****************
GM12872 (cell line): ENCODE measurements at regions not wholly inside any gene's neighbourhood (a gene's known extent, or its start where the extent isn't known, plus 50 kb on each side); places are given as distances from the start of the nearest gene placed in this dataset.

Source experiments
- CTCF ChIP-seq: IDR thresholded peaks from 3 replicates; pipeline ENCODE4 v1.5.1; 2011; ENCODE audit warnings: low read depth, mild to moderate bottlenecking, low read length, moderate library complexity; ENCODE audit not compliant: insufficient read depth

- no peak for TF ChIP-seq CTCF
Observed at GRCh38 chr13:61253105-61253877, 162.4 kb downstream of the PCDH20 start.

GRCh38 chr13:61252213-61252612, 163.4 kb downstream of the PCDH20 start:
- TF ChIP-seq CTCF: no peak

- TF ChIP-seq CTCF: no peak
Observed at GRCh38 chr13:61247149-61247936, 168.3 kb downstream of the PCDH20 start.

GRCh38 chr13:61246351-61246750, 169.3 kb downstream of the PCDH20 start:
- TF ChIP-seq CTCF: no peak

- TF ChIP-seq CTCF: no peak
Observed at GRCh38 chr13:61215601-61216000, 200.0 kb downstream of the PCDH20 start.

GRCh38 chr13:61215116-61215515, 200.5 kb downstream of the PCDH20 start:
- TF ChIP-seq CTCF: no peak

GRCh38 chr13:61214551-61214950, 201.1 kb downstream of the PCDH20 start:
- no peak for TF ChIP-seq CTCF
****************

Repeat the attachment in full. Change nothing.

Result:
GM12872 (cell line): ENCODE measurements at regions not wholly inside any gene's neighbourhood (a gene's known extent, or its start where the extent isn't known, plus 50 kb on each side); places are given as distances from the start of the nearest gene placed in this dataset.

Source experiments
- CTCF ChIP-seq: IDR thresholded peaks from 3 replicates; pipeline ENCODE4 v1.5.1; 2011; ENCODE audit warnings: low read depth, mild to moderate bottlenecking, low read length, moderate library complexity; ENCODE audit not compliant: insufficient read depth

- no peak for TF ChIP-seq CTCF
Observed at GRCh38 chr13:61253105-61253877, 162.4 kb downstream of the PCDH20 start.

GRCh38 chr13:61252213-61252612, 163.4 kb downstream of the PCDH20 start:
- TF ChIP-seq CTCF: no peak

- TF ChIP-seq CTCF: no peak
Observed at GRCh38 chr13:61247149-61247936, 168.3 kb downstream of the PCDH20 start.

GRCh38 chr13:61246351-61246750, 169.3 kb downstream of the PCDH20 start:
- TF ChIP-seq CTCF: no peak

- TF ChIP-seq CTCF: no peak
Observed at GRCh38 chr13:61215601-61216000, 200.0 kb downstream of the PCDH20 start.

GRCh38 chr13:61215116-61215515, 200.5 kb downstream of the PCDH20 start:
- TF ChIP-seq CTCF: no peak

GRCh38 chr13:61214551-61214950, 201.1 kb downstream of the PCDH20 start:
- no peak for TF ChIP-seq CTCF